Monday, May 10, 2010

The Case for Going Veggie

The strong case for “going veggie” rests on four key reasons: saving animals, saving yourself, saving others and saving the planet!

The moral decision to stop eating animals is based on the refusal to participate in the suffering and killing of animals for food. This argument gathers potency when you are confronted with the horrifying facts about 21st century factory farming.

The volume of animals slaughtered for food has escalated over the last 30 years with the rampant proliferation of fast food outlets that tantalise the insatiable human appetite for animal flesh.

Globally 57 billion animals are killed for food every year, according to UN figures. Pause for a moment to let this figure sink in. The human population is only 6.8 billion. This staggering volume of animals including cattle, pigs, sheep, chicken, ducks, turkeys, fish and seafood is unimaginable and incomprehensible.

Worldwide five billion sick, deformed and distressed hens are incarnated in cages to lay eggs. In US intensive egg production is maximised in hideous sheds which each house up to 50,000 screeching birds, in a vision of insanity.

The US, not surprisingly, excels when it comes to sheer numbers of animals killed. In hidden slaughterhouses dotted across the country, life is drained from so-called “food animals” 10,000 times a minute. As the Americans say, “do the math”. How many animals is that per hour, per day, per week, per month, per year?

Americans eat as much chicken now in a single day as they did in an entire year in the 1930s. In 2010, 8.5 million birds are killed every week to keep up the demand from KFC, McDonalds and other fast food pushers. At Thanksgiving and Christmas, turkeys are massacred en mass, ironically to celebrate these heart-warming, wholesome occasions.

In the UK, 850 million animals and hundreds of millions of fish are killed every year to put meat on British tables; that’s more than three million animals a day.

In Australia, with a population of just 22 million people, 500 million animals are raised in factory farms annually and 11 million laying hens are crammed in cages.

To keep up with the rapacious demand for animal flesh, factory farms now “manufacture” meat through the intensive breeding, raising and slaughtering of animals in abject conditions. Small, independent family farms are relegated to the idyllic rural past. More than 90 per cent of meat consumed in developed countries comes from factory farms. And China and other developing countries are following the trend.

The cruel conditions in these intensive operations, run by a monopoly of corporations, cause misery and pain to millions of creatures before they are subjected to terrifying and agonising deaths.

Food animals are considered by this efficient industry as objects and money-making commodities, rather than living creatures that feel acute emotions and physical pain. Animals are sentient vertebrates; they have senses and a nervous system, just as humans do.

If humans extended the same love they feel for their pets to “food animals”, they could never accept these daily atrocities and they would not contemplate eating animal flesh. Imagine for a moment the horror of killing and eating your pet dog.

The heart-breaking film Earthlings, available on the internet, shows shocking footage of everyday scenes in US slaughterhouses. The book Eating Animals by Jonathan Safran Foer documents a litany of sadistic abuses by desensitised workers in slaughterhouses across the US. And the film, Food, Inc. exposes the market stranglehold of the six aggressive corporate giants behind the new agribusiness.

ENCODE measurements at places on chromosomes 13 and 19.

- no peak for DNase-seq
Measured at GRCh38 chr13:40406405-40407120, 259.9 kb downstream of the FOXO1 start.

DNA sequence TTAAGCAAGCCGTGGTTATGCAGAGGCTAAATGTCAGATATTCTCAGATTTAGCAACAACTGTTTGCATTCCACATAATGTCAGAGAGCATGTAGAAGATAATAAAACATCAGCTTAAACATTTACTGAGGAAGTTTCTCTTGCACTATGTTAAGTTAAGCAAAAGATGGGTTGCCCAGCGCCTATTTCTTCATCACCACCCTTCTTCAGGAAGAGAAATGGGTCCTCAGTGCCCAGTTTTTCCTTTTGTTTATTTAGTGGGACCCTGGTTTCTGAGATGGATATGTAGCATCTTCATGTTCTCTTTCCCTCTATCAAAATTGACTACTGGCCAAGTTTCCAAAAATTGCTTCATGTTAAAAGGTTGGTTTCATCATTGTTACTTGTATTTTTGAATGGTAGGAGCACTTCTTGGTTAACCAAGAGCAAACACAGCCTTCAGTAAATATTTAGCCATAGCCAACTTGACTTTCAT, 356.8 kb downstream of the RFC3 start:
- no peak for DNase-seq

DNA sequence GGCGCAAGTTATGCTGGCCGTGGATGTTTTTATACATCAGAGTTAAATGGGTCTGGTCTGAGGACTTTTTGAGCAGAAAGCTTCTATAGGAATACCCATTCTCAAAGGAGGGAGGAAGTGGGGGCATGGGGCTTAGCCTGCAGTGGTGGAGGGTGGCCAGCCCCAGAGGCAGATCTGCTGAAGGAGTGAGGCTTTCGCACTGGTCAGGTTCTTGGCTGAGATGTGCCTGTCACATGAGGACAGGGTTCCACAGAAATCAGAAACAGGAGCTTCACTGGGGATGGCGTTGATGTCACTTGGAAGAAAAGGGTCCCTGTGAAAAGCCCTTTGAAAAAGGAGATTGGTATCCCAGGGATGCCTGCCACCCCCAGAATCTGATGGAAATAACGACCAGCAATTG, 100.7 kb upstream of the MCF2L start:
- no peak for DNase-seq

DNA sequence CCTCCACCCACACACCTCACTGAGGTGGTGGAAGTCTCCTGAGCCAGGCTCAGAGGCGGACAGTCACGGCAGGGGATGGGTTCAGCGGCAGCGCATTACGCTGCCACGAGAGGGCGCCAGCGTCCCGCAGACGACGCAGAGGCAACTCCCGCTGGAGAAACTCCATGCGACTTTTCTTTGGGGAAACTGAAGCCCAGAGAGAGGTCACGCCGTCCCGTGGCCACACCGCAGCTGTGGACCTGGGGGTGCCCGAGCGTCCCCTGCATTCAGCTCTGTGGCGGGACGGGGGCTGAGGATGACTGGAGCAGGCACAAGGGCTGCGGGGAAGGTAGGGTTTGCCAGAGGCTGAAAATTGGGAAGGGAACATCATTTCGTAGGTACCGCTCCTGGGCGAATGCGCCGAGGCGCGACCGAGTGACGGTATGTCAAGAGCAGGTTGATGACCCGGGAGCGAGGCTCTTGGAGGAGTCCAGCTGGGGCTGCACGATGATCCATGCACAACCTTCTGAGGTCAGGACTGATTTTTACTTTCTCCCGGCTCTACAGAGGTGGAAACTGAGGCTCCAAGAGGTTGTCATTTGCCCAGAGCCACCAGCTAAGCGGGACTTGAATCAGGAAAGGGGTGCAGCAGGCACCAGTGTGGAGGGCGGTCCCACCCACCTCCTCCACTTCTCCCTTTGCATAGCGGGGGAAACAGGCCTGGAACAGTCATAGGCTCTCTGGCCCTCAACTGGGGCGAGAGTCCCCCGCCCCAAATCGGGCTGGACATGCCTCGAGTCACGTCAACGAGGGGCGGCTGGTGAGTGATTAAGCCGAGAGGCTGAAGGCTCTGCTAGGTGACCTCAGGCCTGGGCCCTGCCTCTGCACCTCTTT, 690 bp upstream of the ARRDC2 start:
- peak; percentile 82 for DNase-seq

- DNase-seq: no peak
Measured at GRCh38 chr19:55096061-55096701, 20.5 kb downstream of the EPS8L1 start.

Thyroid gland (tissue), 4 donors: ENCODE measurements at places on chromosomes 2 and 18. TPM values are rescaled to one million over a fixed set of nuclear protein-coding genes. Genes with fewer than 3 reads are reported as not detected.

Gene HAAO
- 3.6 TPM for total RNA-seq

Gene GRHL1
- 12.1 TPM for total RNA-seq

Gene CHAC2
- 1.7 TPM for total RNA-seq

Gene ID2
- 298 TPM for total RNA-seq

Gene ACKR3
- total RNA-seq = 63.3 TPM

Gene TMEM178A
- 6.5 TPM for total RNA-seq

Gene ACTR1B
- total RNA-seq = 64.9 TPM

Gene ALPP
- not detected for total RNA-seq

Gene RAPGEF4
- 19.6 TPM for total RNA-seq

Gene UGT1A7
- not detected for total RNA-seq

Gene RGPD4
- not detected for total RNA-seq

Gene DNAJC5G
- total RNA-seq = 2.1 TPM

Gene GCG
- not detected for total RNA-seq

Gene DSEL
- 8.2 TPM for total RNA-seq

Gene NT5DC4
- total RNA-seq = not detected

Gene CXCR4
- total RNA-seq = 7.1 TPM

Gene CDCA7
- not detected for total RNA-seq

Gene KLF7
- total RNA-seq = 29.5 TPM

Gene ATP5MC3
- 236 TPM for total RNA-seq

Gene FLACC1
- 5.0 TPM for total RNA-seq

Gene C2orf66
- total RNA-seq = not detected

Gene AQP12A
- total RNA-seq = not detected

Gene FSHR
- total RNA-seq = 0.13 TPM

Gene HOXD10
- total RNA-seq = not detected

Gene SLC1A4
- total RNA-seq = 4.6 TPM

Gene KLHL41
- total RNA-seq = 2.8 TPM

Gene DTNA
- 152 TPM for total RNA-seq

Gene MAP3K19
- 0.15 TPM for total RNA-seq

In the UK, Viva! (Vegetarian International Voice for Animals) has produced hard-hitting films and graphic reports on the torturous treatment of loveable farmyard animals including pigs, ducks, turkeys and lambs.

Pigs are affectionate and intelligent animals, similar in nature to dogs. Viva! founder and director, Juliet Gellatley has seen the horror for herself. She writes: “Peek into any intensive farm in Britain and you are likely to see diseased, dead or dying animals. Neglect and indifference are commonplace – broken legs, abscesses, ruptured stomachs, animals coughing with pneumonia, others panting from meningitis, cuts and lacerations.

“The camera lights revealed baby pigs in barren metal pens and utterly devoid of bedding. The noise was their tiny trotters clattering on the bare metal floors as they tried to get away. But there was no place to go, no place to hide.”

The Truth About Dairy

Nor is the dairy industry the idyllic picture of contented cows grazing in lush fields. Viva’s ground-breaking Anti-Dairy campaign has smashed the milk myth.

Over-worked cows live in misery. Incarcerated in concrete pens, they are kept permanently pregnant and have their calves traumatically removed days after giving birth. Emaciated cows and are forced to produce 40 litres of milk a day from grotesquely swollen udders infected with excruciating mastitis. Milk containing high levels of hormones, antibiotics and pus can be sold legally.

Juliet says: “People have a huge emotional attachment to milk because we were given it as babies so we think it is all-nourishing no matter what species it comes from. However it is unnatural and dangerous to consume milk meant for a calf. Dairy is linked with a host of diseases.”

The same merciless approach and economies of scale are now applied to fishing. A single trawler, the size of a football field, has the ability to haul 50 tons of sea animals in a few minutes on long lines that stretch for 75 miles and nets of 30 miles in length. The oceans are being emptied of sea life at an alarming rate.